Why Does Copper Oxidize and Turn Green?
Understanding why copper turns green requires at least a basic knowledge of oxidation and of the word “patina.” Patina is commonly defined as a film or thin coating that forms on some metals, such as bronze and copper. But it can also be the same type of thin layer that forms on wood furniture after years of use and exposure.
Oxidation causes the patina, which is responsible for the green color. In the case of copper statues, such as the Statue of Liberty and others, the copper molecules react to the outside air, eventually turning almost black. This slightly altered form of copper reacts with certain chemicals in the air to form the patina layer. Much of the resulting chemical layer is made up of green/blue forms of copper that give the surface its distinct color.
It normally takes a few years for obvious color changes on bronze and copper. We first see the brown or gray/black hue, which may last for three years or a bit more. After this time the greens and greenish/blue colors begin to show. It’s interesting to note that with some art objects and structures people speed up the oxidation process to achieve the desired appearance. The oxidation process can be slowed or stopped with the correct treatment at the proper time. Sealing the surface before the copper begins to oxidize will halt further change for some time.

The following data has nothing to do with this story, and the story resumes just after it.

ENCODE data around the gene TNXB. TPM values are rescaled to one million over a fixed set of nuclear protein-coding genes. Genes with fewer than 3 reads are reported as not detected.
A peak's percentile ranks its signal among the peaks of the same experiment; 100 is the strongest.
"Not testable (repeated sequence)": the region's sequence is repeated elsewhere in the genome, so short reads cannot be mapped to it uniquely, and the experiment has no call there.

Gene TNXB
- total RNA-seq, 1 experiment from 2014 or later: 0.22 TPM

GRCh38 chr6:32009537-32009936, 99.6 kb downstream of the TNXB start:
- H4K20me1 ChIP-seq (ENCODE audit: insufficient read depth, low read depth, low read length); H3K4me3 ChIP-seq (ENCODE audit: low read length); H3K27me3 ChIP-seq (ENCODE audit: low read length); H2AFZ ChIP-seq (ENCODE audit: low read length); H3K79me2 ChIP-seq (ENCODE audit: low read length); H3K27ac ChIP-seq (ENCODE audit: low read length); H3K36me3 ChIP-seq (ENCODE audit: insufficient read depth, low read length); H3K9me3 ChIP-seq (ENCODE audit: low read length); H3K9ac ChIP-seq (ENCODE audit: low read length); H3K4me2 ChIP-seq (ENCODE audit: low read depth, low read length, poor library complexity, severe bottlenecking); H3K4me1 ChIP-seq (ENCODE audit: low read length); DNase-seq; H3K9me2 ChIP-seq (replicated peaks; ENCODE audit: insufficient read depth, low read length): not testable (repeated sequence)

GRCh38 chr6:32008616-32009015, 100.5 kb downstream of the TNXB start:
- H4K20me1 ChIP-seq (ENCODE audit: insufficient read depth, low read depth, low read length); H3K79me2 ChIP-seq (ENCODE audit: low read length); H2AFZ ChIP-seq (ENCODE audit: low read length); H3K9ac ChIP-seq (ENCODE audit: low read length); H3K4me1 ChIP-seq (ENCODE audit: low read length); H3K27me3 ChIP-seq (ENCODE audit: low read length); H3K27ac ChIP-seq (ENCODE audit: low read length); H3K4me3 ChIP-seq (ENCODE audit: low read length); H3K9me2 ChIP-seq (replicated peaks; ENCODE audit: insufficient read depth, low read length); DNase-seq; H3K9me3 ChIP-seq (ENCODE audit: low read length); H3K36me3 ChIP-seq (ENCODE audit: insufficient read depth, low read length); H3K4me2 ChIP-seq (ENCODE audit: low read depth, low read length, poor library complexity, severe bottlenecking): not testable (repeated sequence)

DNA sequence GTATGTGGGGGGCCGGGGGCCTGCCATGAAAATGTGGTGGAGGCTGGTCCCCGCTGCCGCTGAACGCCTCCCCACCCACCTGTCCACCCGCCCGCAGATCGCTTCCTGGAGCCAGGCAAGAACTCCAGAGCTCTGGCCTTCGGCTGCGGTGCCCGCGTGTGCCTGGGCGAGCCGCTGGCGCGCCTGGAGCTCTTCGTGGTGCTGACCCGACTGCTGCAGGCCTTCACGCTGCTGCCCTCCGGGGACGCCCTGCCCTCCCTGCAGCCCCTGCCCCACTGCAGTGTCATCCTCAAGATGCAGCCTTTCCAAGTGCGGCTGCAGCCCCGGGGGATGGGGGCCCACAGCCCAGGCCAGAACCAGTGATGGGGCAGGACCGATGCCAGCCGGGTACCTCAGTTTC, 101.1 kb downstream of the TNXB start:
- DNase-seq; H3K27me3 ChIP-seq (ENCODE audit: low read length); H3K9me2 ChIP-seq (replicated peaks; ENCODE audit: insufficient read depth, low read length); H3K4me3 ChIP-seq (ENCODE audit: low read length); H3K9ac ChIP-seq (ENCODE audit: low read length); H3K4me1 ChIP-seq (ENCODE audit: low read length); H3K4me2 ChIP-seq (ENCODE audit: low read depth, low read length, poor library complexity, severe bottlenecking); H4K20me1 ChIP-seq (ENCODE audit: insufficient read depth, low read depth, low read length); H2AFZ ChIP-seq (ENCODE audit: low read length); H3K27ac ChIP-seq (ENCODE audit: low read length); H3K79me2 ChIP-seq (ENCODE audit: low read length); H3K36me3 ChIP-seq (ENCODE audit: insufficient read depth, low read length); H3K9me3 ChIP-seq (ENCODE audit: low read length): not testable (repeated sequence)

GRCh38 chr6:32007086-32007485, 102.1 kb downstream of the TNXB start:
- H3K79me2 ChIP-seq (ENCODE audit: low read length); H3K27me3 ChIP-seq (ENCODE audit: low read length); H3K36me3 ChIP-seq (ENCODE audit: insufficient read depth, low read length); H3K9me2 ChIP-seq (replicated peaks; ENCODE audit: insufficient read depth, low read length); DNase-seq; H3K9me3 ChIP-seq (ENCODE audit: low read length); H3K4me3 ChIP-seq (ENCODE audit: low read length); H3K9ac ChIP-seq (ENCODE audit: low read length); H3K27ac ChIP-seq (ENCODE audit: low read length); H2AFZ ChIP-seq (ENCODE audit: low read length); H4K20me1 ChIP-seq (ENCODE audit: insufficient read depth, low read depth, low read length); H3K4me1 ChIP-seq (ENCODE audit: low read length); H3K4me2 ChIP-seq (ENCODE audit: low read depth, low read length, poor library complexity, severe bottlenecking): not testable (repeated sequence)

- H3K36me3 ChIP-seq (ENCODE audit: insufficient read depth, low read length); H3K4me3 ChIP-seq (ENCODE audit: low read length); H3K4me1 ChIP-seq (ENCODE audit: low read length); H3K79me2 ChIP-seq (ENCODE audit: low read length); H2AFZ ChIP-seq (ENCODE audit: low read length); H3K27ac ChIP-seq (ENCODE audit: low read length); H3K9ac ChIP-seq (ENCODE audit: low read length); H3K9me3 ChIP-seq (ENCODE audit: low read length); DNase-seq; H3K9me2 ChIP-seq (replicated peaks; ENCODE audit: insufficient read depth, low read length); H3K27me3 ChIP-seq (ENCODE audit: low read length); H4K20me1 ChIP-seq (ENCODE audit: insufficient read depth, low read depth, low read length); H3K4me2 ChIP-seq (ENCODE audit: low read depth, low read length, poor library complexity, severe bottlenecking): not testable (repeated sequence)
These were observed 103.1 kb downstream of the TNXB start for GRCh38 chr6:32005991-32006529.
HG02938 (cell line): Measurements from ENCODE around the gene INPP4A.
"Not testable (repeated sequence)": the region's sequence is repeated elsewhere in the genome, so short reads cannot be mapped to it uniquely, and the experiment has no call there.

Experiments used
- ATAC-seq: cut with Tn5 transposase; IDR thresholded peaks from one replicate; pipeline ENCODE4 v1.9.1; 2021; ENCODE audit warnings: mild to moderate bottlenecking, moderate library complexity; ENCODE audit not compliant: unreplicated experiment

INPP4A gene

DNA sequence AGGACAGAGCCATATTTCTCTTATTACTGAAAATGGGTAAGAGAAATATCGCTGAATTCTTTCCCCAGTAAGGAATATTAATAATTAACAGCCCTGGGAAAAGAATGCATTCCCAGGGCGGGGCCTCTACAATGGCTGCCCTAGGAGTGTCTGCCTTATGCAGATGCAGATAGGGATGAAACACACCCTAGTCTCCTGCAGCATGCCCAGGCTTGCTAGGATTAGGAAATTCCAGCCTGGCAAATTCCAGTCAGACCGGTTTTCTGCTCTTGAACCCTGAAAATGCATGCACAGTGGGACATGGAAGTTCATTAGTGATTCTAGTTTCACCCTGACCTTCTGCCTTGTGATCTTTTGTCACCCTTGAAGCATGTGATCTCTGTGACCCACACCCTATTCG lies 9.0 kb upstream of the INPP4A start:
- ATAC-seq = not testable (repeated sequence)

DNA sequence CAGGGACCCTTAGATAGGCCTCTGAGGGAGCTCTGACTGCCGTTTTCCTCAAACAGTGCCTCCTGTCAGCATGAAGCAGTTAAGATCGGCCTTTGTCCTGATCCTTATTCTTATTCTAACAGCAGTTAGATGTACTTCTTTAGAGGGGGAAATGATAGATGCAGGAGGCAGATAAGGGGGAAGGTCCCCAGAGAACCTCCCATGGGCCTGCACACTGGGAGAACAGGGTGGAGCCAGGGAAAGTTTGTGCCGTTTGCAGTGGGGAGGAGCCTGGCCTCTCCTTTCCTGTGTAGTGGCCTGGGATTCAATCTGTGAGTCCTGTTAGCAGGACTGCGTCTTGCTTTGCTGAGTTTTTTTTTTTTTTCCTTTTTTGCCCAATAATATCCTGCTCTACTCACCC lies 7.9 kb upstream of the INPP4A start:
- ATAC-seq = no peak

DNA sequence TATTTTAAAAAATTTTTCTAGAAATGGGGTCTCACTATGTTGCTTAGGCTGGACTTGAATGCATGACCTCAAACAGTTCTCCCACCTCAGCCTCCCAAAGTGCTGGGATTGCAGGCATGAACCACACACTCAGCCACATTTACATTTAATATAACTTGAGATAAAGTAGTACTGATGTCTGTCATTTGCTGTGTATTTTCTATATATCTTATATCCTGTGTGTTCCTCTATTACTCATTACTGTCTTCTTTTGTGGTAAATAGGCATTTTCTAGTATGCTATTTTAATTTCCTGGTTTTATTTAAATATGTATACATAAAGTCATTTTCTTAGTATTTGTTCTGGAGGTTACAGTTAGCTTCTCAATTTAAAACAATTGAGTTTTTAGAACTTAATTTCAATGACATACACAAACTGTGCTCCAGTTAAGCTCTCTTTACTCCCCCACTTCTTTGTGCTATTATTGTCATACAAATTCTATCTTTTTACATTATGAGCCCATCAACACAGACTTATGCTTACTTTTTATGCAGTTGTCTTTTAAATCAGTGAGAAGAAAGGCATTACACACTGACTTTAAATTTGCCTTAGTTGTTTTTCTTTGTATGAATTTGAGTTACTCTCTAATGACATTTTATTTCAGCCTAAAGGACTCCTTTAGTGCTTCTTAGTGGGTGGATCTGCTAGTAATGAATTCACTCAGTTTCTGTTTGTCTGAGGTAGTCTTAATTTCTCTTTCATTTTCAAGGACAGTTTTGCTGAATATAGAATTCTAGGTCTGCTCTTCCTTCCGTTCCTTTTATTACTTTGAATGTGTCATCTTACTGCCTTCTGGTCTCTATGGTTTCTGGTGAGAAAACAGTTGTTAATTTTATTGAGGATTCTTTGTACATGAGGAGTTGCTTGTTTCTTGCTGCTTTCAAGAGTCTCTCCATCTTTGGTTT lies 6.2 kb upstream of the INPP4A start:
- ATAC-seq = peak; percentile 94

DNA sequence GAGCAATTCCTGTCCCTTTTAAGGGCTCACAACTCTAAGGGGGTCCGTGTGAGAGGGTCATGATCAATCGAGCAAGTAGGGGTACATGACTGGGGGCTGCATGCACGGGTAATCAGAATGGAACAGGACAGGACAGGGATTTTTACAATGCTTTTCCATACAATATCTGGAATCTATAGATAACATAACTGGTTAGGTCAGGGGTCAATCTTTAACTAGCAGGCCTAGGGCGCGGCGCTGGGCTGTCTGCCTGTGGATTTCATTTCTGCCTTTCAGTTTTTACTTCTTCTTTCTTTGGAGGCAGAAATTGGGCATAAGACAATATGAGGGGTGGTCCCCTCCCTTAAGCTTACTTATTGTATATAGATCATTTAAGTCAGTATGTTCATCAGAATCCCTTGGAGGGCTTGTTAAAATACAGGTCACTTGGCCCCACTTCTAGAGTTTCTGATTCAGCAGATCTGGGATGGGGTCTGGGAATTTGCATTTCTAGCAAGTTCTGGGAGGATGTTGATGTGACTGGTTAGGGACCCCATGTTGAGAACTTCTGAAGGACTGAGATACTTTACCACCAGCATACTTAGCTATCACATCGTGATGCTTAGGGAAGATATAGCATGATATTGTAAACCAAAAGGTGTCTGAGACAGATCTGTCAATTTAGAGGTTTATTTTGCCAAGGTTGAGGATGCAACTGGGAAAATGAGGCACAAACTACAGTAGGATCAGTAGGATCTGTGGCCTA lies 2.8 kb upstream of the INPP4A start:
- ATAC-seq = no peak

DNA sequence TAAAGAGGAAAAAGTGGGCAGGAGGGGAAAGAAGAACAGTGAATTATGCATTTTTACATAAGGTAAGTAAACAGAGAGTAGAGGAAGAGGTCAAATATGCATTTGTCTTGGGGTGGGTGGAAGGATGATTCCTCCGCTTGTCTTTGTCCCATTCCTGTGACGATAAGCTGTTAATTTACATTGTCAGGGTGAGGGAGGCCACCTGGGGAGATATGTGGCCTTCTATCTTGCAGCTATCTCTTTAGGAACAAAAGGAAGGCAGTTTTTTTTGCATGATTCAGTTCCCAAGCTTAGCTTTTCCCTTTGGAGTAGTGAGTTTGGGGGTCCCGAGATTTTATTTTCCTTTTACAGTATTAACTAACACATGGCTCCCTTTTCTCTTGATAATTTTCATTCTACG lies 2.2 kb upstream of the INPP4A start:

To better understand oxidation, think of the changes that take place in other metals, such as iron. This type of metal rusts when subject to oxidation. The combination of moisture and exposure to air turn iron reddish-brown. In most cases the rusted material seems dry and brittle. Copper and bronze don’t rust as iron does. They are a bit more resistant to the elements, so the obvious change is in the color of the surface (and sometimes the feel/texture). In fact, the patina that forms on copper serves as a protective layer.
Throughout the years, scientists, art enthusiasts and others have found that bronze and copper statutes react differently depending on their location. The differences come from various levels of moisture in the air (humidity) and from the ingredients of air pollution. The rate and color of change in copper roofs, for example, might be different in Europe because of coal and other fuels while in another country the statues might be slightly darker green, lighter green or even more blue/gray.
Close observation of copper and bronze objects that are constantly exposed to the elements shows that the color changes are very gradual in the first few years. But the oxidation rate increases significantly after the first decade, give or take a year or two. Again, the rate of change and the color depend on the composition of the air and the air pollution of the region. Low humidity can make quite a difference in oxidation as well. To see a quicker example of oxidation, slice an apple and leave the inside exposed to air overnight. This is the same type of change that takes place with metal. It just happens more slowly.